If you do not know, Matt Haimovitz is that enormously talented, accomplished and daring more-or-less young cellist who has embarked on a series of brilliant, genre bending cello albums that I have covered on this blog--many of them anyway. Even though I awoke this morning with the musical theme from the Bugs Bunny Show playing in my head ("On with the show, this is it!"), Matt's latest is a bit more serious, to say the least. (But then Bugs Bunny was seriously funny, so....)

It is called Overtures to Bach (Pentatone Oxingale Series 5186 561), and fittingly so. The Prelude movements from Bach's six Suites for Solo Cello form the cornerstone of the album. Each of the Preludes are wondrously performed, but as a kind of answer to six newly composed cello solo works meant to pay homage to and comment upon the essence of the solo cello Bach.

So we get modern yet absorbingly timeless works by Philip Glass, Du Yun, Vijay Iyer, Roberto Sierra, David Sanford and Luna Pearl Woolf. Many of the works make rather extraordinary technical demands on Haimowitz and of course he is very much up for the challenge. But then a proper interpretation of the Preludes demands no less.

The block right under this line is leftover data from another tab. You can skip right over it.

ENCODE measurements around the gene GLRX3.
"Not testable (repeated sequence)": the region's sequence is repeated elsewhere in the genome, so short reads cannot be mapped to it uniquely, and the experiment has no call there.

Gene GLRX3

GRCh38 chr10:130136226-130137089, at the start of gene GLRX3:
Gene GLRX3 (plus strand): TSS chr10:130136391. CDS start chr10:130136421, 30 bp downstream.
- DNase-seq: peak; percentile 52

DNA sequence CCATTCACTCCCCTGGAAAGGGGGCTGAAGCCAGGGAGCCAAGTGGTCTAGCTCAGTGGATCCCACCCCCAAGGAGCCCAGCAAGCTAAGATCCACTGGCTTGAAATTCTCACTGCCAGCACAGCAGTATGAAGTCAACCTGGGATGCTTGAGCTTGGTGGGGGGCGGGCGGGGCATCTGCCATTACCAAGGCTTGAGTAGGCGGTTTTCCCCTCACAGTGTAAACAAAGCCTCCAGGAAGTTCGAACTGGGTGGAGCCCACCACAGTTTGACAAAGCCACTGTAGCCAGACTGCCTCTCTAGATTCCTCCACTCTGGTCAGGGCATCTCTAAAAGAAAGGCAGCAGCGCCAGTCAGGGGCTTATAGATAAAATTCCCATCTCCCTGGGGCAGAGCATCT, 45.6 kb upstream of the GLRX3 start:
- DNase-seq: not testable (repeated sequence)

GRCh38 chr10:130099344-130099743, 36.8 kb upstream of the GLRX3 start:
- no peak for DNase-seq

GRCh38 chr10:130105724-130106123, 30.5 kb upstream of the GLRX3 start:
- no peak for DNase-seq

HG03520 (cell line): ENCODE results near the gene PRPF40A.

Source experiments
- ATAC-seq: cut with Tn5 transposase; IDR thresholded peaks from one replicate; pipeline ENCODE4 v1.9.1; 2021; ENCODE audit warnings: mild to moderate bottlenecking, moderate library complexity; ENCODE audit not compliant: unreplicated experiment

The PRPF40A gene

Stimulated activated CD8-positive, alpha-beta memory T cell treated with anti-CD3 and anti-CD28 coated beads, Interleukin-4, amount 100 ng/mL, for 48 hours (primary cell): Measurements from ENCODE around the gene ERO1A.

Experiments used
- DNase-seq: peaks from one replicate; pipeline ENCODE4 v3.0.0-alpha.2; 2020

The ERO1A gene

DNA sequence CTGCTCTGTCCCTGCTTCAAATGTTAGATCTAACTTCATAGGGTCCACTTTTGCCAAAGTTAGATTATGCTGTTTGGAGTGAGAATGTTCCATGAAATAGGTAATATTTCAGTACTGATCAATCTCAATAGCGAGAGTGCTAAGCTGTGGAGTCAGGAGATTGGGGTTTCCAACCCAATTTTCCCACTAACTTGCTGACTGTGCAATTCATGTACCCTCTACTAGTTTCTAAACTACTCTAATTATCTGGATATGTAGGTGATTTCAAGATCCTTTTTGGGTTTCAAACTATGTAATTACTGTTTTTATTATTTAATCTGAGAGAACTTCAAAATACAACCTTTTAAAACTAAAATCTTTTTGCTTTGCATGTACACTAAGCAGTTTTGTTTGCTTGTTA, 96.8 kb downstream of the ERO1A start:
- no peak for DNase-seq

Once you relax your expectations and listen with naked ears it all becomes a part of a whole, of Bach and what he brings to us today, of modern contemporary works today and how they channel Bach in contrasting fashions. The modern works were written, especially commissioned for this project and so enjoy their world premiere recordings.

After a few listens everything flows together marvelously. It's another considerable feather in the Haimovitz cap. He is one of those special forces on the contemporary scene and as usual he gets you to hear differently while also bringing to us his unparalleled musicality.

For those who love Bach and/or for those firmly involved in new music listening, this one is a most fascinating revelation. I wholeheartedly recommend it.

Thursday, August 25, 2016

Chiara String Quartet, Bartok By Heart